Talking Design with Rusty: Bottom Line Part 1

The last few blogs I've covered Bob Simmon's influences on modern design, and an overview on rocker. A natural segue would be a little history and discourse on bottoms.

Here's a short list of some bottom contours that have been utilized over the last 40 years: Vee bottom. Spiral vee. Hulls. Tri-Hulls. Tri-plane Hulls. Bonzers. Venturis. Double-barrel vee. Clinker bottoms. Channel bottom. Six-deep channels. Four-deep channels. Belly channels. Curved-belly channels. Phazer bottoms. Micro Grooves. Triple con. Double concave. Reverse vee. Step tails. Hydro hulls. Hydrofoil. Jet bottom. Slot bottom. Double-deep concave.

And...the single concave. Why single concave?

A little background: Concaves in surfboard bottoms have been around since Bob Simmons introduced them in approximately 1946. Some big-wave guns from the late '50s and early '60s have concave in the bottoms, all the way through the tails.

But for the most part, surfboards up until the late '60s had convex bottoms. Sure, there were plenty of nose concave designs for noseriding, but concave in the back half of the board was more the exception than the rule. In 1966, 1967, longboards started to shorten up a little and vee bottoms were introduced. The panels on either side of the stringer were relatively flat.

01_mctavishBob McTavish circa 1968; pretty futuristic looking board: double concave entry feeding into a vee bottom.

Vee helped these still relatively high-volume, wide boards, to tip over, and carve a shorter arc on rail. The problem was, in more powerful surf, when turning these deep vee bottom boards, they had a propensity to tip over, run on one rail, and lift or climb right out of the water. They would spin out.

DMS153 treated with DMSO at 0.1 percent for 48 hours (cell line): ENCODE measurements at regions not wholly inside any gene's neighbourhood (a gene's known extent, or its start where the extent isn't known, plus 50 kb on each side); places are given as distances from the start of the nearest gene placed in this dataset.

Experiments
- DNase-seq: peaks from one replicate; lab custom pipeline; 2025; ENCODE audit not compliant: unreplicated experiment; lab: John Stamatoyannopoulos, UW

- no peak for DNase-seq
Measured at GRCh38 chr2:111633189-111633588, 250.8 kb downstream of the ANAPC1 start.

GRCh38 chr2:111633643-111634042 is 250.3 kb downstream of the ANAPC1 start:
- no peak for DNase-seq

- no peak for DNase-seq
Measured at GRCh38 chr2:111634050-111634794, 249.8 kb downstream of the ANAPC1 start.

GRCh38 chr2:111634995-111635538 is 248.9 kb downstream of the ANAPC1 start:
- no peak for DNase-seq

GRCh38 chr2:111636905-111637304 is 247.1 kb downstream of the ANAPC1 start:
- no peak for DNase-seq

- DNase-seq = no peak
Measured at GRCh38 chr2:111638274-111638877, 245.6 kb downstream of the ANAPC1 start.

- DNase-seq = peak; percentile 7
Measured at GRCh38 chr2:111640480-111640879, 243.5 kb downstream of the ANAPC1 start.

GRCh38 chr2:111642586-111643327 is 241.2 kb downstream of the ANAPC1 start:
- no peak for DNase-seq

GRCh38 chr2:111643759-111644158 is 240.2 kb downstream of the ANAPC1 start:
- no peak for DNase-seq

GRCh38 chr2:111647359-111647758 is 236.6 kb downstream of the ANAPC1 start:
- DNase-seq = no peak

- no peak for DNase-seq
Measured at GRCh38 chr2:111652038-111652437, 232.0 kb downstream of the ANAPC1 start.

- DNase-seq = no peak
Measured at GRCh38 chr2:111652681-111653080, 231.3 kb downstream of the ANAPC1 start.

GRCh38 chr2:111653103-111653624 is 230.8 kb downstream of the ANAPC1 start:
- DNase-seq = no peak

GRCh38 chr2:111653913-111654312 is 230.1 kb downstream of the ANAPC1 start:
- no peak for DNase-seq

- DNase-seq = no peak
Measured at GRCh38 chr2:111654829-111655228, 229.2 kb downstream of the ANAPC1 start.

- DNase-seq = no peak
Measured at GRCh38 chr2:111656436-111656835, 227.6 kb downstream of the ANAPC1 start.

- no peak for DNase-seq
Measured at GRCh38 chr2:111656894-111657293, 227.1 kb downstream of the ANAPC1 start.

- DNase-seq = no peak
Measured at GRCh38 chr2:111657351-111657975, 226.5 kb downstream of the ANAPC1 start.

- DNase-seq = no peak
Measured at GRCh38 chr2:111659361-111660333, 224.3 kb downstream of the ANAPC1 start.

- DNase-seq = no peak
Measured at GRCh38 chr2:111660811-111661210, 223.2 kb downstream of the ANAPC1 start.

Bottom turn or spinning out? '70s SURFER cover.

As the boards evolved over the next couple of years, they got shorter, and eventually narrower, and the deep vees became passé. The late '60s shortboards still had some genetic residue from the longboard era: slightly rolled noses with a lifted rail up front, but the rails were firming up in the middle, laterally a little flatter, and the tails were down railed with shallow vees. Hulls still enjoy a strong and loyal following with the folks who frequent lined-up pointbreaks with almond-shaped pockets

singlefinClassic '70s single-fin bottom. Photo: Brody

By '70 and '71, rails are down all the way; nose-to-tail, bottoms are much flatter, and the vees are starting to get dished out into something called "spiral vees." The elevated spine of the vee still helped to initiate turns and provided drive and direction. By dishing out or hollowing out the vee panels towards the rail, more bite, or hold, was created. Water was routed through the troughs and spiraled out through the tail. These types of bottoms were the norm for a few years. There was lots of experimentation with wings, stings, and other types of template breaks in conjunction with smaller, secondary concaves exiting through the outline breaks.